As Deputy Broughan is aware, the Labour Party is the party of work. While we want to have a strong social welfare system, we also want people of working age to be able to go to work, be financially independent and enjoy satisfying employment, careers and lives of financial independence. That is the Labour Party's position.
Before I introduced the reforms, the one-parent family payment was a well-meaning and passive scheme with limited engagement by the State with recipients. Unfortunately for many lone parents, most of whom are women, this has meant long-term social welfare dependency, associated poverty and social exclusion for them and their families.
The scheme was introduced by Frank Cluskey, albeit with Brendan Corish's strong support. As Deputy Broughan will be aware, people could receive the payment for 18 years without once being asked how they were, what they were doing or whether anything could be done to help them. The critical issue is that most people want to get out to work when family life permits.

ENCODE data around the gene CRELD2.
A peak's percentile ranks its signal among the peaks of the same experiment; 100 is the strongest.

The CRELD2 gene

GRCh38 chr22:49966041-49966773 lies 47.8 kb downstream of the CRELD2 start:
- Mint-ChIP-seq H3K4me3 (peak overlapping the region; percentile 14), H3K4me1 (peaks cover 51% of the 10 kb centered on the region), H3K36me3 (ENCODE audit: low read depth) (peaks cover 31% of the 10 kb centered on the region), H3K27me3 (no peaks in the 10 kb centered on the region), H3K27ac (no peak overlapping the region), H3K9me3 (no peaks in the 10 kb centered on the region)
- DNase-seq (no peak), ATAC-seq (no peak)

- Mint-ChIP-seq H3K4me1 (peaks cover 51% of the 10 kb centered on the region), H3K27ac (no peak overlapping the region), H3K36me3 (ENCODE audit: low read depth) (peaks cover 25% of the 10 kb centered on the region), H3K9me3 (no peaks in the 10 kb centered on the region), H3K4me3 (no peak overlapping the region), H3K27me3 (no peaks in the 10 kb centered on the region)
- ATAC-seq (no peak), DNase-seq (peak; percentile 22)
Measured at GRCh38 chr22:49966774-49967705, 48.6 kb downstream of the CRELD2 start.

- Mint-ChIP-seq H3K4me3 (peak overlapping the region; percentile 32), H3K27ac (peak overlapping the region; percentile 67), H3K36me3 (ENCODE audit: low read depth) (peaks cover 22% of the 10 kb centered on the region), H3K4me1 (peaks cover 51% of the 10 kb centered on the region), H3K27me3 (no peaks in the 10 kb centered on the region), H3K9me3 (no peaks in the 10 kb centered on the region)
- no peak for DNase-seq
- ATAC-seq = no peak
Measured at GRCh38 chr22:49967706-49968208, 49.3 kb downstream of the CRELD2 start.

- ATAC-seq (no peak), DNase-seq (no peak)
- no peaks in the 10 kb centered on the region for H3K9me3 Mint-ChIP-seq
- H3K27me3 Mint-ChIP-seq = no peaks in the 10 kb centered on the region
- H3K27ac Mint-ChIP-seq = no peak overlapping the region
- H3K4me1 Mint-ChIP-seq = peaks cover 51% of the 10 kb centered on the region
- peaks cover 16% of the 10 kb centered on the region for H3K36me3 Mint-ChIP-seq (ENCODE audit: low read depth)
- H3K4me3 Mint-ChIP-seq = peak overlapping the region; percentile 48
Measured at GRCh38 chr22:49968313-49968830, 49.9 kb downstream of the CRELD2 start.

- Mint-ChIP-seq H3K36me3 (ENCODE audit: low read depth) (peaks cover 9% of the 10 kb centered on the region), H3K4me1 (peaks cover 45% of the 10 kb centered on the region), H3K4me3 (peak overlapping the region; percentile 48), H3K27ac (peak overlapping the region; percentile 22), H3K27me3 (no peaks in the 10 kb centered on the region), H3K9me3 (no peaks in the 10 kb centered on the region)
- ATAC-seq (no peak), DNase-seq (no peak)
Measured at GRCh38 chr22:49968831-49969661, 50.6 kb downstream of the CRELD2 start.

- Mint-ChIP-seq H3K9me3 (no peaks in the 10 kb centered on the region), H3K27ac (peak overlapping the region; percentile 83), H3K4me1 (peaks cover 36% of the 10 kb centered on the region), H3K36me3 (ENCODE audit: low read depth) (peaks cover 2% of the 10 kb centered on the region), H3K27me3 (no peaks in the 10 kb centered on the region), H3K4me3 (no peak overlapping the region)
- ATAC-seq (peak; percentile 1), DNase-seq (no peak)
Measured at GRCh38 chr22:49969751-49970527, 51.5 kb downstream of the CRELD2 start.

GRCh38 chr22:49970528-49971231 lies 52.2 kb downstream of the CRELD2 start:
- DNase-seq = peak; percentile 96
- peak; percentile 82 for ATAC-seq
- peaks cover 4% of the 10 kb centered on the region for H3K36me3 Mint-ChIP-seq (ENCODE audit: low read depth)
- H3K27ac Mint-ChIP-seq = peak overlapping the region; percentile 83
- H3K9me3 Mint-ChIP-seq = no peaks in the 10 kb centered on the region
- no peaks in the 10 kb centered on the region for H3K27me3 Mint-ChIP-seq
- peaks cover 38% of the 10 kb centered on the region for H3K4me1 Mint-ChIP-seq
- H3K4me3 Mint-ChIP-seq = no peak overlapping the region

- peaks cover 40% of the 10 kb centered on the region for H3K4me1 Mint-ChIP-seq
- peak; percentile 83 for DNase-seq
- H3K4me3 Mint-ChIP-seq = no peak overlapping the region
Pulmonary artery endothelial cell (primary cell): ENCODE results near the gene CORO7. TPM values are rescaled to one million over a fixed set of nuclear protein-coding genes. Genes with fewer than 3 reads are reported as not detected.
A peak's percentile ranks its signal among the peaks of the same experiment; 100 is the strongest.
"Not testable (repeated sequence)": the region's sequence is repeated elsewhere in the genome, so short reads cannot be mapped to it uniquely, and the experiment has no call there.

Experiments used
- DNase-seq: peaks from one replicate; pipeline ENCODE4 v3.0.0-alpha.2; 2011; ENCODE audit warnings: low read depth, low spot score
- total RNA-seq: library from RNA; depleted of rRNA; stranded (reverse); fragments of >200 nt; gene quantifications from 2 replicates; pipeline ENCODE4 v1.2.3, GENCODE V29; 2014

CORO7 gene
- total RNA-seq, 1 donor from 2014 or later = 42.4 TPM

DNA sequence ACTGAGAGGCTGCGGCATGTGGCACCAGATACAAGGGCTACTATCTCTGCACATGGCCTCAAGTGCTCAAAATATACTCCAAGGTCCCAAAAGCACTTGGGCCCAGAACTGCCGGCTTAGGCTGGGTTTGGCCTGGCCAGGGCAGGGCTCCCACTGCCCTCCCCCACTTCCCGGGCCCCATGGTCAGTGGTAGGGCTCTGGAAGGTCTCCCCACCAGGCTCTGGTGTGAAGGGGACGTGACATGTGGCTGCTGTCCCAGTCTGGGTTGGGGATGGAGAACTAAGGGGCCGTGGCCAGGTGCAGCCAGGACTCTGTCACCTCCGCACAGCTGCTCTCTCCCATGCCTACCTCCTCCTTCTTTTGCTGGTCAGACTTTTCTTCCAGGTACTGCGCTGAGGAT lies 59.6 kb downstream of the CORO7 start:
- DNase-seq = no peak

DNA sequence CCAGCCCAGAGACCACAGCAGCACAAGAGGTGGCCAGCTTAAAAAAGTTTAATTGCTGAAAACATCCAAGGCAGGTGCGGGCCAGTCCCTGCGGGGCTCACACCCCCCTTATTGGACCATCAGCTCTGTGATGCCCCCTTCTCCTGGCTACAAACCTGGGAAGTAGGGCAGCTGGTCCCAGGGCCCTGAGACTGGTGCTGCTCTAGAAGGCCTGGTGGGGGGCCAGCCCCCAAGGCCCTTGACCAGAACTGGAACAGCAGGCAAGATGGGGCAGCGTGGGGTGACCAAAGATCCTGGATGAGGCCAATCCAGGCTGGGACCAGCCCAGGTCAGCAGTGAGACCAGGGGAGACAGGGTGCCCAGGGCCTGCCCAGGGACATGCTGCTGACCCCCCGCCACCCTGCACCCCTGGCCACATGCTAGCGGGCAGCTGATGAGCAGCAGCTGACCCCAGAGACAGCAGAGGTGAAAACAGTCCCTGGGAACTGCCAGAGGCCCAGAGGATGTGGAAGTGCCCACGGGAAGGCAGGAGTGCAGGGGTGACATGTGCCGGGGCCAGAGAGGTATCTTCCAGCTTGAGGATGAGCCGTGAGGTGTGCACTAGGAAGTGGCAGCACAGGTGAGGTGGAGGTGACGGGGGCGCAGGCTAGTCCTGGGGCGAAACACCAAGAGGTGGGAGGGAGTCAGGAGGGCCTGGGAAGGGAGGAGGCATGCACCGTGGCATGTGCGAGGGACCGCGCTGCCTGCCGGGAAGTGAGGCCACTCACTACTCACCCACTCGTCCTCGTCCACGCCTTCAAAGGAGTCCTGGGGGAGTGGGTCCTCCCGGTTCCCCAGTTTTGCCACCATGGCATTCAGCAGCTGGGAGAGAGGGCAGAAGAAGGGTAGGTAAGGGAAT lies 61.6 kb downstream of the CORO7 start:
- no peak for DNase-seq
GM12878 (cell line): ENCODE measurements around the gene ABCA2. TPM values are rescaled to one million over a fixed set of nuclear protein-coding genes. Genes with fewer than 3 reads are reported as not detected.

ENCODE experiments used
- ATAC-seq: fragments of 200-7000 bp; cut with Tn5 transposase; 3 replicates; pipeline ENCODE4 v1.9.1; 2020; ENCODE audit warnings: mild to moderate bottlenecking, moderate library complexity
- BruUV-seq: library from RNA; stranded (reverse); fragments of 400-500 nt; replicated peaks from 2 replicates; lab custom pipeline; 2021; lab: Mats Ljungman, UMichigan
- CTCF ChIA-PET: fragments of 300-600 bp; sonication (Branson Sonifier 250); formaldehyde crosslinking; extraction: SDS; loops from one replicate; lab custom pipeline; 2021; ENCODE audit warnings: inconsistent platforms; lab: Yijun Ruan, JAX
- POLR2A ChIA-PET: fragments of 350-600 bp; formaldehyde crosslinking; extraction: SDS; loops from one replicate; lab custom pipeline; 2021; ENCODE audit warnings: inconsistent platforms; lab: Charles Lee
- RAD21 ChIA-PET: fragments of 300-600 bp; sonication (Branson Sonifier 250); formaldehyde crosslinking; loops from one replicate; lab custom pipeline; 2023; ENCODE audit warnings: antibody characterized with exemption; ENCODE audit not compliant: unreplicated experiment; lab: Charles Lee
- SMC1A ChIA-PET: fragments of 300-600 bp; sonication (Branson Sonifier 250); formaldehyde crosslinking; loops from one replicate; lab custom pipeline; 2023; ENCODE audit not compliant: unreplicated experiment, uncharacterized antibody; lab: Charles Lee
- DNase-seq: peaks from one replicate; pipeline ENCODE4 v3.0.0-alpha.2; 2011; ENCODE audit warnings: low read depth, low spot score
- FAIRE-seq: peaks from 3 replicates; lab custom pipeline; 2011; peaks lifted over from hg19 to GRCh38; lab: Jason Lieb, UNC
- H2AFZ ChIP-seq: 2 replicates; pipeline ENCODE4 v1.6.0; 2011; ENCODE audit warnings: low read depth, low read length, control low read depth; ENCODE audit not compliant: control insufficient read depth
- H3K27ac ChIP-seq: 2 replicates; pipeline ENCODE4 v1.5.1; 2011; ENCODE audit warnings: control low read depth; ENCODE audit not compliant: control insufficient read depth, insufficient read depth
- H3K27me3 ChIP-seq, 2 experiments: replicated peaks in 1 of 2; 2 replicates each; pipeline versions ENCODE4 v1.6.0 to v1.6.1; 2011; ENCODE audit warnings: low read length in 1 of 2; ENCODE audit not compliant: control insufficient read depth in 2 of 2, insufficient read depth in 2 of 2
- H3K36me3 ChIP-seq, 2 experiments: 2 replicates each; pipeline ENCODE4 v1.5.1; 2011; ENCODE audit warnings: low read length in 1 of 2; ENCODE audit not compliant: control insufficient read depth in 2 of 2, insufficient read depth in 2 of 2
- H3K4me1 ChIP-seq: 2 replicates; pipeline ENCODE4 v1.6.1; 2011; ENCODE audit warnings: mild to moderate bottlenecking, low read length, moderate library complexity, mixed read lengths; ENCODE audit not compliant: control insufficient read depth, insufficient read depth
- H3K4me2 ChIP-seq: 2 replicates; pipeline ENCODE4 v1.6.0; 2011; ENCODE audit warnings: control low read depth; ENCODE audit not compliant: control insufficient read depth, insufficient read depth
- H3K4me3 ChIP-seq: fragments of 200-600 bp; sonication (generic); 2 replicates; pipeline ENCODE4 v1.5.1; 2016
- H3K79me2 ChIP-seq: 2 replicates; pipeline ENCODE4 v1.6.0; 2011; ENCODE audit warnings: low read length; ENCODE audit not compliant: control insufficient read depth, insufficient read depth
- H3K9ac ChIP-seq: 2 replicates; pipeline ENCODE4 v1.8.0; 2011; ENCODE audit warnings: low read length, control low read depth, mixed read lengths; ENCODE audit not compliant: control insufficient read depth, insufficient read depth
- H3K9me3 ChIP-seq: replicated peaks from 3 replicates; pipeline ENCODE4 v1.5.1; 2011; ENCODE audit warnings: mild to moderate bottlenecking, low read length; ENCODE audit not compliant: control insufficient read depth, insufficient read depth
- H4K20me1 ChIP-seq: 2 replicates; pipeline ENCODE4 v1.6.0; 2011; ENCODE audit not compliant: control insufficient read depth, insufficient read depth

Social transfers have provided an extremely important buffer in reducing poverty for all welfare recipients, including lone parents. It is estimated that expenditure on the scheme, which has almost 70,000 recipients, will be €607 million in 2015. Lone parents remain at particular risk of poverty, which is not new as they have traditionally experienced higher rates of poverty than other groups.
By contrast, the poverty rates for people in work are much lower. That is why I believe the reforms we have been introducing are needed. I want to support lone parents to develop their skills and, ultimately, secure well-paid employment, whether full time or part time.
I have also made significant changes to the arrangements in place for affected customers as they transition. They include the introduction of the jobseeker’s allowance transitional arrangement which gives lone parents with young children the flexibility they need to work part time or engage in full-time education and provides access to subsidised child care through the afterschool child care scheme, the community employment child care programme and the extension this week of the one-parent family payment to all lone parents providing full-time care until their youngest child reaches 16 years of age. Some 11,000 people have made the transition in the past three years and we have seen people see a significant improvement in their incomes through part-time work, plus family income supplement. Now we are adding the back to work family dividend of €30 per week per child.